About Me

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Born in Santa Monica, California, I was raised in the small bedroom community of Sunkist Park that borders Culver City, Playa del Rey, Mar Vista and Venice. I attended Venice High School, West LA Community College and California Institute of the Arts. My studies included English, English Literature, Poetry, Creative Writing, Choir, Classical Voice, Shakespeare, Musical Theater, Television and Film Acting and Art History. In 1980, I relocated to the Pacific Northwest and in 1982 I married Kurt Wolf in Corvallis, Oregon. During the course of our long journey together, I have remained devoted to not only my husband, but to my friends and family, and the arts. What defines me most is my passion for expression through art. I’m an avid reader, writer and poet.I also enjoy painting and photography. Additionally, some folks consider me a pretty good cook.

Email Susie Rosso Wolf

If you have any questions about "New Prairie Woman", "Saving Susie", my "Phoetry", Montana, or writing in general, please email me directly at: GrumpySusie@msn.com — Looking forward to hearing from you. I hope you enjoy "New Prairie Woman". ~ Susie

Sunday, June 12, 2011

04.S01 Chapter Four, Snippet One

New Prairie Woman
Susie Rosso Wolf
Chapter Four

The roses were all coming back now, some stems were nearly two and three feet long with perfect buds just waiting for the right amount of sunshine to prompt them open. I waded through the muddy mulch while setting out the first food of the season after a deluge of Southern California down pours successfully drenched both gardens as I imagined the sweet scent of Black Magic, Brandy, First Prize, Double Delight, Granada, Angel Face, Mister Lincoln, Lynn Anderson, Rio Samba, Queen Elizabeth, Stainless Steel, Valencia, Whisper, Tiffany, and many more that would soon perfume my yard and home and I eagerly anticipated a growing season of lush and lavish results. While Jo’s husband, Ralph, was tending to her gardens as well, she sat in my porch swing as I worked and we chatted for hours. I loved talking with Jo, hearing her perspective and soaking in her wisdom. Although she was unable to use gardening tools because of her arthritis, she was very knowledgeable about growing roses and often gave me great advice. Gardening was something we shared, and roses were a real passion for us both.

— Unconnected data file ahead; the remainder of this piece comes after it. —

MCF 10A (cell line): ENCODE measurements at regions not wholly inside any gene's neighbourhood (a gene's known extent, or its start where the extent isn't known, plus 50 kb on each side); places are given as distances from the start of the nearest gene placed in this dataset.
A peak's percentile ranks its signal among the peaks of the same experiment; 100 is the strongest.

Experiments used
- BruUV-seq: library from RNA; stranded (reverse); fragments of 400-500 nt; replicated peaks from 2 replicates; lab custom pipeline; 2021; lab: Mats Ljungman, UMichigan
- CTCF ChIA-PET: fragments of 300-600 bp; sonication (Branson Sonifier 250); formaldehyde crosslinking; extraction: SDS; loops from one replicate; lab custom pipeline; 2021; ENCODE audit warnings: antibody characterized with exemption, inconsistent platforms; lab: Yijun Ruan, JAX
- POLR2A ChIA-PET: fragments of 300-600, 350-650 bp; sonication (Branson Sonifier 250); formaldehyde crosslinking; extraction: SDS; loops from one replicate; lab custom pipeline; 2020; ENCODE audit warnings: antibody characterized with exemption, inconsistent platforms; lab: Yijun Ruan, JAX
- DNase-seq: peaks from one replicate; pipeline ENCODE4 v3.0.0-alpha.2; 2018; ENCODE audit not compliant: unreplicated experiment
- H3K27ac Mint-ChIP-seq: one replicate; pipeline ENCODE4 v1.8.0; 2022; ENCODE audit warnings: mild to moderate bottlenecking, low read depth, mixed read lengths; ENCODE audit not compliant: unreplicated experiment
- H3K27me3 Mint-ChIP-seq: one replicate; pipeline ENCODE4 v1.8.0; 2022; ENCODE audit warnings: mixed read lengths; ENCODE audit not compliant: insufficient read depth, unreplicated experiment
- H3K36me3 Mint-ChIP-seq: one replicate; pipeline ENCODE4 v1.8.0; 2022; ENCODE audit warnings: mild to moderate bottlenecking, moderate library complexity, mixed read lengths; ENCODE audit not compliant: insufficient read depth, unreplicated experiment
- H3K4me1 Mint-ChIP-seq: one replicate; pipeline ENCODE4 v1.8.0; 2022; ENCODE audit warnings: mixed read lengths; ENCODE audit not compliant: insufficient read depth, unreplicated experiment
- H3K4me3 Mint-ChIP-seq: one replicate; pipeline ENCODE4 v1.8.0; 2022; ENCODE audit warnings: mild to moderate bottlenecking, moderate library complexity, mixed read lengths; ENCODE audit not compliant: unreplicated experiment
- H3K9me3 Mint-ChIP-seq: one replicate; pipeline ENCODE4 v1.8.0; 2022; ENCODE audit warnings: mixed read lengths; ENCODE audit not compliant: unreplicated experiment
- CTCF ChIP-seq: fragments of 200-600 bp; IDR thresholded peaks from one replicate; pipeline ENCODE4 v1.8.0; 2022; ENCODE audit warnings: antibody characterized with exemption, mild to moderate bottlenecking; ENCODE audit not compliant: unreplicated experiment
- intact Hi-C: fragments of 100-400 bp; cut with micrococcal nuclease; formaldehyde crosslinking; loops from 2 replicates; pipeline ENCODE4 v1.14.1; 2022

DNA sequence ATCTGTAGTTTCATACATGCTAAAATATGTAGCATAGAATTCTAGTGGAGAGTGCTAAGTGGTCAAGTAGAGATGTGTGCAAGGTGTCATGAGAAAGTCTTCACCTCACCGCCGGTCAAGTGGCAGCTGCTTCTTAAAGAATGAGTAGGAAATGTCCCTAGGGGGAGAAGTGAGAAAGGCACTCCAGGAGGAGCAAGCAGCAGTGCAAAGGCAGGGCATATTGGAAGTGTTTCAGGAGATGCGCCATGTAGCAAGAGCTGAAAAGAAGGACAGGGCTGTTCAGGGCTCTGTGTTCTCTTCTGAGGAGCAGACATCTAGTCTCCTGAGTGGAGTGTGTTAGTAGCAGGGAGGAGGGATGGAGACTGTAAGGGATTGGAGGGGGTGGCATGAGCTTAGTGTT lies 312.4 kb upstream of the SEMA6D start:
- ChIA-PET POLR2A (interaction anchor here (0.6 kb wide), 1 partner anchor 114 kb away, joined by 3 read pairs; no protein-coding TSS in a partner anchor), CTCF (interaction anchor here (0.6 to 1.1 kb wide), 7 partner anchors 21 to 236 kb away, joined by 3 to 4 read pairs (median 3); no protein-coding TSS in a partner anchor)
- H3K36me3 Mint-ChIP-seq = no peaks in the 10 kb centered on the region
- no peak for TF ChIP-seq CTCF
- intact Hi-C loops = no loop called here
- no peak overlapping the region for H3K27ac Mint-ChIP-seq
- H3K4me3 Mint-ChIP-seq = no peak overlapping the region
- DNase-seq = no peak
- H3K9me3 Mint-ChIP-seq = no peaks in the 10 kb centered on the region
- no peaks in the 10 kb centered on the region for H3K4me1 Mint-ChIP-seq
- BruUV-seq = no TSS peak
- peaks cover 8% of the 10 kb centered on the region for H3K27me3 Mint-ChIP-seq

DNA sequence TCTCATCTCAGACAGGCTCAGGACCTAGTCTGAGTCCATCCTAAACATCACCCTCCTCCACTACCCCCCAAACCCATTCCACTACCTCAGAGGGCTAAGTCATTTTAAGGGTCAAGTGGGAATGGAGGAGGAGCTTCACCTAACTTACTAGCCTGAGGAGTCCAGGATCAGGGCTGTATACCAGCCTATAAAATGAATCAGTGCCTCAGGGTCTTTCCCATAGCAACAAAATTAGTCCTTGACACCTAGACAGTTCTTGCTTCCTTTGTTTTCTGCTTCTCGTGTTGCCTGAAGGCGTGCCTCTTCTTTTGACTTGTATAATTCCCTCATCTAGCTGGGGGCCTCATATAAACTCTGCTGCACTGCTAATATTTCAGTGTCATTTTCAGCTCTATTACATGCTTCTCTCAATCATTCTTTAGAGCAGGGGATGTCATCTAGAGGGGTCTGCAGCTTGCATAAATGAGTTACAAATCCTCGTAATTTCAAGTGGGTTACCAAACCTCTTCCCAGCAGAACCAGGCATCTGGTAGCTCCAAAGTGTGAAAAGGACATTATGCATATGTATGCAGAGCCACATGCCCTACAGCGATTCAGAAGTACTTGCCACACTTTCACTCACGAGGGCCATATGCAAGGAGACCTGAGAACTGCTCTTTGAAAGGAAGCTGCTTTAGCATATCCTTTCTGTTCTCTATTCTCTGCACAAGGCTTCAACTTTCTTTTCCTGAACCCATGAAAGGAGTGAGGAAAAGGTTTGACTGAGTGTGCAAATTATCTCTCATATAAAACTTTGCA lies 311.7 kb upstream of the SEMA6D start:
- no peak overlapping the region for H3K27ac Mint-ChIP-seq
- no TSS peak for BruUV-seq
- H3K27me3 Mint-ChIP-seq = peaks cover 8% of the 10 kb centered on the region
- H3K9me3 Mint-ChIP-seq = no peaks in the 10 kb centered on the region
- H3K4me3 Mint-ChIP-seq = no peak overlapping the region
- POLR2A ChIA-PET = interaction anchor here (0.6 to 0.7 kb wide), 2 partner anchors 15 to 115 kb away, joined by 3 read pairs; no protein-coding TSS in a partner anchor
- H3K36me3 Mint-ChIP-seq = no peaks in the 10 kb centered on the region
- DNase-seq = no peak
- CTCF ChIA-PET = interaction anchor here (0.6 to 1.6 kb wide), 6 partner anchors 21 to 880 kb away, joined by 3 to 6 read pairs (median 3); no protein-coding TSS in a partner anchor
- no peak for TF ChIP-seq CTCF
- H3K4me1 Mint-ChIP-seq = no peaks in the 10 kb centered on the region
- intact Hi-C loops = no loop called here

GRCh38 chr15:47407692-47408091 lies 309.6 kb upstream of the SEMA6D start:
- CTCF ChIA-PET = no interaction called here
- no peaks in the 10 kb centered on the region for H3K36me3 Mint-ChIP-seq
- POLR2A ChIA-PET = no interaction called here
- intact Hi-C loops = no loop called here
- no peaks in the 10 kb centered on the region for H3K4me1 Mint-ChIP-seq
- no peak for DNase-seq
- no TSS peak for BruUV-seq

As the rainy season was winding down, Jo and I began our daily walking routine again. We were both glad to get outside and take a long stretch of the legs. My knee of course was perpetually swollen and painful but I used a good rubbery type of pull-up brace around it which helped to keep it from wobbling around and gave it the support I needed to be able to hobble down the street. “How is your knee, Susie?”
“It’s there,” I answered, as we passed the big house on the corner of Shoshone and Raymer. “I mean, it’s all right to take walks on it and to do some light gardening work, but I don’t trust it and it hurts all the time. It’s a constant feeling of something not right in there, as if it’s about to fall off of my leg at any moment.”
“Oh, you need a knee replacement!”
“What? Are you kidding me? I’m not ready for something like that!”
“Well, from what you’re describing you are but I’ll bet the doctor says you’re too young. They don’t like to do them unless you’re dying, like me.” Her West Virginia accent bubbled up as she said this and I noted in my head how darling Jo was.
“Oh Jo! You aren’t dying! Good God Woman, you have a long life ahead of you!”
“I don’t think so Susie.”
“Now don’t be getting morose on me, stop it!”
“I can’t help it Susie, I just feel like I’m dying.” Suddenly, I stopped walking and looked at her. I paused for a moment before I spoke.
“Jo, what’s wrong?”
“I’m just saying I don’t feel well that’s all.”
“Are you keeping something from me? When was the last time you were at the doctors?”
“Last week.”
“What did he say?”
“He didn’t say much only that I need to have a shoulder replacement.” I let out a big deep sigh then felt my eyes begin to fill with tears. How could this poor woman endure another surgery? Will they eventually have to replace every joint in her body? I didn’t know what to say to her so I just took her little crippled hand in mine and held it gently for a moment then brought it up to my lips to kiss. Poor, dear Jo, such a sweet and loving person who gives so much of herself to all of her many friends and family, who devotes her every waking moments to her husband and children and her granddaughter. Why did she have to suffer this way?


  1. Howdy Susie. You have a wondefully descriptive way with words that made me feel as though I was there witnessing your sad conversation.
    I hope you and Kurt have a wonderful ife in Montana and that you continue to write with the depth of feeling you show.

  2. Hi Susie!

    Wonderful opening scene for the chapter!


Thank you for your Following my Blog. Your comments are most appreciated.

~ Susie Rosso Wolf

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